As you mentioned, political and environmental themes are a common thread in some of your other novels as well – not just Stung – and through adventures of Arthur Beauchamp. What is it about the interaction of law, politics and the environment that makes for a good story?
Well, let’s see – April Fool (https://www.deverell.com/books/april-fool) was another one which was strongly environmental, and it was involving a clearcut on my Garibaldi Island, and a protest, and people blockading and sitting up in trees and what not. And some of the same characters who appear in that also appear in Stung.
You know, I think it’s important to make people alive to the concerns that we all share about the environment by throwing a bit of a message into books and into novels (as long as you’re not boring people with too much science).
I hope I’m making converts to the cause. But let’s hope it’s not too late, because it’s scary what’s happening to this planet.
You can join William Deverell for a virtual launch of Stung on Earth Day, April 22, 2021 at 5pm PT. The online cocktail-hour event will feature a reading and Q&A, plus a musical interlude by guitar virtuoso Lester Quitzau.
Stung is available for purchase online and in store – check out your local independent book seller for more information.
Here's what our Executive Director & Senior Counsel Jessica Clogg had to say about the book:
“In the face of one of the existential environmental challenges of our day, Deverell’s larger than life eco-activists and their lawyers fly into battle. Their tactics may be fictional, but the environmental harm is real. Get ready for a wild ride and hope that Beauchamp wins the day, for the bees and for all of us.”
Author: Alexis Stoymenoff - Communications Director
March 26th 2021
David Suzuki, scientist, broadcaster, author, activist. and a founder of the David Suzuki Foundation, has some thoughtful words to say about Stung and about the wilful blindness we as a species suffer over the global climate crisis:
"The great boast of our species is that we are intelligent yet we seem unable to deal with the facts of environmental degradation. Bill Deverell’s Stung provides a powerful insight into why. Read this book and find out!"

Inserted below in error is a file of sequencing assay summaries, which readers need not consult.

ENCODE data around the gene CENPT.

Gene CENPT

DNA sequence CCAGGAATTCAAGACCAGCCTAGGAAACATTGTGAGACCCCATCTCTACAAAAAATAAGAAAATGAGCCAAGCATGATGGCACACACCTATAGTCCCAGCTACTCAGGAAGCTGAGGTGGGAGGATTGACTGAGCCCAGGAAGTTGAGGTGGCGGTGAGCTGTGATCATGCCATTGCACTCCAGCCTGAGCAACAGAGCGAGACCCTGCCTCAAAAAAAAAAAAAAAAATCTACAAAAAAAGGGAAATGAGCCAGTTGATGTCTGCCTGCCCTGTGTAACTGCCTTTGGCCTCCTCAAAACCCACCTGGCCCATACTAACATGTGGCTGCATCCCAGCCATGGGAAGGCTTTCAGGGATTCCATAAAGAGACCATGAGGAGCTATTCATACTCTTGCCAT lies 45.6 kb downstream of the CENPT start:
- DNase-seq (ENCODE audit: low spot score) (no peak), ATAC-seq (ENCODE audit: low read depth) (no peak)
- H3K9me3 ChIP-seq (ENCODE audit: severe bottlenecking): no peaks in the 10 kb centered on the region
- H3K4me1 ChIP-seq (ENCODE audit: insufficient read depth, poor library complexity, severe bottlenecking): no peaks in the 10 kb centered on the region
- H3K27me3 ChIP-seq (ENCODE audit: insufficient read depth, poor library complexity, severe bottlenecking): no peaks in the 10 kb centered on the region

In an email to me, he continued:
March 10th 2021
ECWPress has contracted to republish ALL my remaining out-of-prints (pre-Beauchamp) in 2022. That list includes Mecca, The Laughing Falcon, and Mind Games.
February 6th 2021
photo: Plummer with Brian Dennehy in Inherit the Wind on Broadway
I felt deeply honoured (and a little blown away) when the great Christopher Plummer agreed to play a major role in my screenplay adaptation of Mindfield, my 1990s thriller inspired by the CIA-sponsored mind control program secretly run out of Montreal.
January 30th 2021
Breaking news for Beauchamp fans:
I have just inked a contract with my aggressive, proudly Canadian (and obviously shrewd) publisher, ECWPress, to publish in print, online, and audio formats the three Arthur Beauchamp novels that have languished for the last few years in that infernal region known as books-out-of-print.
Kill All the Judges, Snow Job, and I'll See You in My Dreams will appear on bookstore shelves by early autumn, 2021, and, when added to my March release, Stung, will complete the Beauchamp saga to date. (Another is in the oven.)
January 28th 2021
Publisher’s Weekly has received an advance copy of Stung, and here's their Review of January 25, 2021:
January 9th 2021
Occasionally, we search for ourselves online (admit it, you do it too) and as I scrolled one day through my favourite search engine (not Google), the lines in the "read more" link below popped up -- mysteriously, for I have no memory of having spoken these words in 1968. But I'm sure they're mine (they sound of the views of a presumptuous, young, radical trial lawyer named Bill Deverell only five years out of law school).
December 26th 2020
A twenty-minute uphill climb from our home rewards with this view of the Salish Sea and the Gulf Islands, with an arbutus tree hogging the stage.read more →